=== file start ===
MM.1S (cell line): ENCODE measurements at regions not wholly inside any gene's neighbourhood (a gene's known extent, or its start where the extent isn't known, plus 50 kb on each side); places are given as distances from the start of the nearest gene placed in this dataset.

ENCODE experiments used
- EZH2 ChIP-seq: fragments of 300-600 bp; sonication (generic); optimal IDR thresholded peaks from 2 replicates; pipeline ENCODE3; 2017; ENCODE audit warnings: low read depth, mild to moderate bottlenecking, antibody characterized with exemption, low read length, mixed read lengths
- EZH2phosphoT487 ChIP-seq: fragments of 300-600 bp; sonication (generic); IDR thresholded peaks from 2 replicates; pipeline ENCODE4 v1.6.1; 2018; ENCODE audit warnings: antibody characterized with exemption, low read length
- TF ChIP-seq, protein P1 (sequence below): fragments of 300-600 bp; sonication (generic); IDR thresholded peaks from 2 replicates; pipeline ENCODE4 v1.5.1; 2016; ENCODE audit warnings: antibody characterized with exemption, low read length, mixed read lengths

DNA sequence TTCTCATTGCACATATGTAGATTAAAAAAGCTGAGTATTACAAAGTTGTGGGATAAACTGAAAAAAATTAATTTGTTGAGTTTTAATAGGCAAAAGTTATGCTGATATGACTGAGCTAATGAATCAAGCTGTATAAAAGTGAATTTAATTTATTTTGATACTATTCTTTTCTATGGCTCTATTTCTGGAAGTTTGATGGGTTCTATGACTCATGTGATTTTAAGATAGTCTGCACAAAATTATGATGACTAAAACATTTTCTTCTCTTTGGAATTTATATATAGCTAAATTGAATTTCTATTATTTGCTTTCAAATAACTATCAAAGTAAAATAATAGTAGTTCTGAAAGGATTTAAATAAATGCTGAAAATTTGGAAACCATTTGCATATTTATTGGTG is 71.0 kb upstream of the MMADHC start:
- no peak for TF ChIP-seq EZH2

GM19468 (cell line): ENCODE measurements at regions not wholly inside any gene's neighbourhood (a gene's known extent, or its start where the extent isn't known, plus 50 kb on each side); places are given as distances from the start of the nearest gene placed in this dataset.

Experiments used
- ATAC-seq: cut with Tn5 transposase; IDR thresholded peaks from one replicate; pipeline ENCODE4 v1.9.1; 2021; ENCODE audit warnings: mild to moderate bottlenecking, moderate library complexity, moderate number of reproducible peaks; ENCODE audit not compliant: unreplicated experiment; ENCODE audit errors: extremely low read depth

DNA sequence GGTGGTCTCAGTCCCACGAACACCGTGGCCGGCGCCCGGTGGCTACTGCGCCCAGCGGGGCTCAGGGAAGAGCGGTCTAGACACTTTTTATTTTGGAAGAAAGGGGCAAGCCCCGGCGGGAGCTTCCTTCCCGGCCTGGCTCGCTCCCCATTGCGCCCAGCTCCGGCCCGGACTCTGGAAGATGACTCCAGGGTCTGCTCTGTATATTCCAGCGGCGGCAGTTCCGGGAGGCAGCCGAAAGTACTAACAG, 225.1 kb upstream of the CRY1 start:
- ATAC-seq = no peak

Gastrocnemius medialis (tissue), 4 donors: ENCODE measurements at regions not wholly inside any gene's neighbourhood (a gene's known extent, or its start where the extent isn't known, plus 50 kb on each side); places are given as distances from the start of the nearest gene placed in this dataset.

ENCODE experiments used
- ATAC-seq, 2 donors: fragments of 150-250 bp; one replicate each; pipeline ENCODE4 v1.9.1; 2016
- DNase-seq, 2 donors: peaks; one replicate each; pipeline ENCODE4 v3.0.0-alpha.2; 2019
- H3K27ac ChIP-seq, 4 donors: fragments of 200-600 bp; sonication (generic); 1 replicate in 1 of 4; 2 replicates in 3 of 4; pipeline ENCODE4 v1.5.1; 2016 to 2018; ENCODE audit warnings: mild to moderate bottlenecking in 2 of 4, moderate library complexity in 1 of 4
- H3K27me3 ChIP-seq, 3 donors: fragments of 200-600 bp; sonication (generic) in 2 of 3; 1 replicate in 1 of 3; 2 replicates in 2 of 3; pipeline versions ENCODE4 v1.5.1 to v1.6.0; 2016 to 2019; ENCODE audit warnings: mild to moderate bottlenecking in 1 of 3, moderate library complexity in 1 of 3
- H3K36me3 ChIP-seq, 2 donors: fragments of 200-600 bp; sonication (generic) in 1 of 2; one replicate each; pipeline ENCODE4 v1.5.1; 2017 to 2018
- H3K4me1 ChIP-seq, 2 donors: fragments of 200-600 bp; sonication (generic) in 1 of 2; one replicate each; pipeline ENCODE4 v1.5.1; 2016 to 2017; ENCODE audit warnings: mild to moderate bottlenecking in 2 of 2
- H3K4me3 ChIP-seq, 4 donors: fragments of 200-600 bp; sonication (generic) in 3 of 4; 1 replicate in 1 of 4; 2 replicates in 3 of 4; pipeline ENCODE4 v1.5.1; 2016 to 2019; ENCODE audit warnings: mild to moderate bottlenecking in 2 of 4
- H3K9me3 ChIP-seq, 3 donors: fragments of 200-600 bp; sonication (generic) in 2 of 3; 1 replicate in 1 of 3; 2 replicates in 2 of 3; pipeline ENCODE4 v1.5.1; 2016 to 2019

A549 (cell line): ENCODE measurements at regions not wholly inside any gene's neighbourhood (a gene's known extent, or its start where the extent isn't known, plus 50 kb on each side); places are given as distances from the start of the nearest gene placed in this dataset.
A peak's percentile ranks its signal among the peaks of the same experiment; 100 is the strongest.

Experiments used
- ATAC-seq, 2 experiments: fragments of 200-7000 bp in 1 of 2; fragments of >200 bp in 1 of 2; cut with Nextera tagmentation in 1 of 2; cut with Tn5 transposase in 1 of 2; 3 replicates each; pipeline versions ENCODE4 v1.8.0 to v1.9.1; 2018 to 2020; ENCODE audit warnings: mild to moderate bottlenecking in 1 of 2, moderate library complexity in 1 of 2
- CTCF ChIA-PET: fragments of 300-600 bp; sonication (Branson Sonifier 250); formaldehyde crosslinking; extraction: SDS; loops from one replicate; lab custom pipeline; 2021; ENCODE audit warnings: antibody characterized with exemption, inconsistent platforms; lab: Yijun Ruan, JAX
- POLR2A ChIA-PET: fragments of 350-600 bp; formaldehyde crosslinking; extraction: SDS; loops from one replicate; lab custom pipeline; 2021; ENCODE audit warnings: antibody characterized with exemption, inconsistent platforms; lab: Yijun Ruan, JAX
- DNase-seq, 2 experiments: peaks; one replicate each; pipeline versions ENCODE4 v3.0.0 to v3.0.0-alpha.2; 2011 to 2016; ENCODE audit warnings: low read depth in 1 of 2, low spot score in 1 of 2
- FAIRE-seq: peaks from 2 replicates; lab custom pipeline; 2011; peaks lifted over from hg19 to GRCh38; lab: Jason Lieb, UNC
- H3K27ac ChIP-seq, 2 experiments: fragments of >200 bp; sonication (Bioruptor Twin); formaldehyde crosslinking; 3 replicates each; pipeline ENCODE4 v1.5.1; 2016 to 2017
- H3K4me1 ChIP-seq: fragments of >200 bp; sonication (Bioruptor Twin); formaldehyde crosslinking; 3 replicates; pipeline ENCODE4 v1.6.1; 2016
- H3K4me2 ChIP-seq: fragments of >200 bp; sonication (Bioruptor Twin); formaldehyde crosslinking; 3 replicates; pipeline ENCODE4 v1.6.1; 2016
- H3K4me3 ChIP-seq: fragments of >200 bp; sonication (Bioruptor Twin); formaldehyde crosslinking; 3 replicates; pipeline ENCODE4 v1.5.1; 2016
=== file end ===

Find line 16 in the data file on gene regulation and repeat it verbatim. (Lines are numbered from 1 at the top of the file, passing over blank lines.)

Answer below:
- DNase-seq, 2 donors: peaks; one replicate each; pipeline ENCODE4 v3.0.0-alpha.2; 2019